Monday night a Vigil to commemorate the fallen Virginia Tech students and professors was held. Tens of thousands of students, teachers, and the community all showed up to take part in in the Vigil. To quote Nick Dallamora(a Virginia Tech student) of the AOL Fanhouse and The Dugout ...
The convocation turned into a terrific showing of Hokie spirit, as the 10k seat basketball arena was filled to capacity, including seats covering the parquet. The rest of us were directed to Lane Stadium to watch on the big screen. Governor Kaine and President Bush both gave terrific speeches and were very well received, but the cap of the evening came from Nikki Giovanni, who is a professor at Virginia Tech. She ended strongly:
"We are strong and brave and innocent and unafraid. We are better than we think, not quite what we want to be. We are alive to the imagination and the possibility we will continue to invent the future through our blood and tears, through all this sadness. We are the Hokies! We will prevail, We will prevail! We are Virginia Tech!"
The crowd absolutely exploded. Chants in the stands reminiscent of Saturday football games echoed back and forth. All of the other speakers allowed us to be with our personal thoughts and mourn, but she allowed us to come together and act as the strong family we always were. I think we all left with a heightened sense of community. We were all far from closure, but this was a great first step.
The vigil was just a beautiful gathering and on any other occasion I would have been thrilled to be a part of it. This was the first time I had seen a few of my friends after they had been informed of close friends' demises, so things are obviously starting to get pretty heavy. Again, no one close to me was injured. The organizers didn't speak for long, really only inviting us to stay as long as we wanted. A few minutes passed and people began singing "Amazing Grace". That song chokes me up during commercials so at this point I'm trying divert my thoughts elsewhere, which is hard to do when all it's all you've heard for the past two days. The National Anthem was sung, a few more school-oriented chants, and then a communal exhale. Pretty much everyone stayed for a little while longer and then began combing through the crowd looking for friends. I left shortly thereafter because my thoughts were really starting to bite at me and, frankly, it was the longest and most trying day of my life, although I'm sure longer ones await.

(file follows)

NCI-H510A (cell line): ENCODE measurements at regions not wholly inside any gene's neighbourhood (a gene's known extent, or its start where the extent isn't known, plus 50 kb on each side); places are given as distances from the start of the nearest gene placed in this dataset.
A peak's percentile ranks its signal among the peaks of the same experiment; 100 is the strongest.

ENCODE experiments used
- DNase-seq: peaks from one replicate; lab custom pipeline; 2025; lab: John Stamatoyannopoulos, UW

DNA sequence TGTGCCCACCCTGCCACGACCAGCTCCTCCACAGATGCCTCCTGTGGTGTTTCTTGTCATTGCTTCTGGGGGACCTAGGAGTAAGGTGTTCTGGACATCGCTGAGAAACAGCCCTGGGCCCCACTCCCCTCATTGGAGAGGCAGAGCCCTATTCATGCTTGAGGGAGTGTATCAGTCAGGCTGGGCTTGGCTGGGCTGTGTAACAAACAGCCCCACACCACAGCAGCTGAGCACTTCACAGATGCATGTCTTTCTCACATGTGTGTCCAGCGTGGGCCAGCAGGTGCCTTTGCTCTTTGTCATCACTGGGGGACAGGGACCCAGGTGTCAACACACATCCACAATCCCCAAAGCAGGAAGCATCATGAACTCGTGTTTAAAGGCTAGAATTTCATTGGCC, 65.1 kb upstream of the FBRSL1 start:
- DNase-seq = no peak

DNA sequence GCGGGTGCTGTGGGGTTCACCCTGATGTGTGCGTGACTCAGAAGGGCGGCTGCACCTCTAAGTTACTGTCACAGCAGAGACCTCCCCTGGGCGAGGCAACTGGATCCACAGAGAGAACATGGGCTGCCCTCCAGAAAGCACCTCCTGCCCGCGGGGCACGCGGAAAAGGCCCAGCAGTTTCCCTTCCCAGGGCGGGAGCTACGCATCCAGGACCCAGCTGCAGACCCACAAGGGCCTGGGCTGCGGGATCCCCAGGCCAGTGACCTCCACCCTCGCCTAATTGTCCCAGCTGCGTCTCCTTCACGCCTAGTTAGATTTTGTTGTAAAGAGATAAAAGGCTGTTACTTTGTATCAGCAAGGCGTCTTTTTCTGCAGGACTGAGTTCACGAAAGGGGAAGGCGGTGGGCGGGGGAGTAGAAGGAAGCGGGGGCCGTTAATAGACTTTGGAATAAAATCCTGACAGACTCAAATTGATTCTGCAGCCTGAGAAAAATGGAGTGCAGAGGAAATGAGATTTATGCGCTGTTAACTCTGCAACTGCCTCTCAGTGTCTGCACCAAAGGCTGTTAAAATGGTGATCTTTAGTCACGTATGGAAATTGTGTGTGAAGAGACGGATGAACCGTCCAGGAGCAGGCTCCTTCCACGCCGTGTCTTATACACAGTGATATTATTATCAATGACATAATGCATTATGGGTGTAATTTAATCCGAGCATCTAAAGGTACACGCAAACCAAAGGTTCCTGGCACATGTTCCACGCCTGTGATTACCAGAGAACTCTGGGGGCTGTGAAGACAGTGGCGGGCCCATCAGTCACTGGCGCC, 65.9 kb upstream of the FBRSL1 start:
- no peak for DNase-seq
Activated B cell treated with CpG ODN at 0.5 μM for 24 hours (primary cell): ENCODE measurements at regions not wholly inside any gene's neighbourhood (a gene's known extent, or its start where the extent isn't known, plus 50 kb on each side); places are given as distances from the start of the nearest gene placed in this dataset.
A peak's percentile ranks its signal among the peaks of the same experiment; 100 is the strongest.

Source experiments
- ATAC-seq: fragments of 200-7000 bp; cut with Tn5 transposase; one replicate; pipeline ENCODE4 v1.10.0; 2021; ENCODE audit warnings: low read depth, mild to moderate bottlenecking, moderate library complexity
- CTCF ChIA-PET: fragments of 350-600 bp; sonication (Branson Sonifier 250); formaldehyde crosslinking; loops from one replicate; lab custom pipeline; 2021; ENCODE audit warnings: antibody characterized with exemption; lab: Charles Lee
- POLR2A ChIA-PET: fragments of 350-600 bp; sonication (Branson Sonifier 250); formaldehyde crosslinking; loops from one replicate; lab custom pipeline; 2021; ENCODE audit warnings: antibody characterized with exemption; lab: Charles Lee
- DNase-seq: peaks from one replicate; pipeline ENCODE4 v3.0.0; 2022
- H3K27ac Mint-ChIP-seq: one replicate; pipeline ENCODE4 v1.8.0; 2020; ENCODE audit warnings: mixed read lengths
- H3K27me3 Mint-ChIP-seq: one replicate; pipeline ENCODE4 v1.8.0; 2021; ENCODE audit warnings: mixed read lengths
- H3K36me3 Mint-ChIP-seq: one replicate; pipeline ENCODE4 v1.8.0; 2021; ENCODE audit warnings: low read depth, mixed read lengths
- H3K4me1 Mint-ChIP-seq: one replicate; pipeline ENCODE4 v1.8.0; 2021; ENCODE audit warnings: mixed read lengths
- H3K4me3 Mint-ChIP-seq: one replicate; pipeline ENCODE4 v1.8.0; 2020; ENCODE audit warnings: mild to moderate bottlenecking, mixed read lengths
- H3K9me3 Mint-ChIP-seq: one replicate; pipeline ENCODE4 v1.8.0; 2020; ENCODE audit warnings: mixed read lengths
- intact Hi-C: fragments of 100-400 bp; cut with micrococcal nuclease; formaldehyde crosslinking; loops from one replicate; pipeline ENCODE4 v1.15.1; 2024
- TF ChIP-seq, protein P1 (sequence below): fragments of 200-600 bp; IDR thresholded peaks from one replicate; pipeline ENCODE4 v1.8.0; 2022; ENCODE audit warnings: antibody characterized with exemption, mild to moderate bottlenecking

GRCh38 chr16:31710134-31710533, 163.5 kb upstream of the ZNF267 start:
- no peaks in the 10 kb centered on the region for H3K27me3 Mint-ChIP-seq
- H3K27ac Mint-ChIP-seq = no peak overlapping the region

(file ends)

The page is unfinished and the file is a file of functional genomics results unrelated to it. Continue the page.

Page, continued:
The vigil was indeed extraordinary, the way this community came together was something truly beautiful to see. I, along with many others, will never know quite how it felt to be there, but I can say that everyone in this Country, truly is a HOKIE today. And I have never been more proud to say that I am a Hokie. R.I.P. to all those who lost their lives for something so mundane and senseless as this act was.
Tuesday, April 17, 2007
No one will ever forget the "32".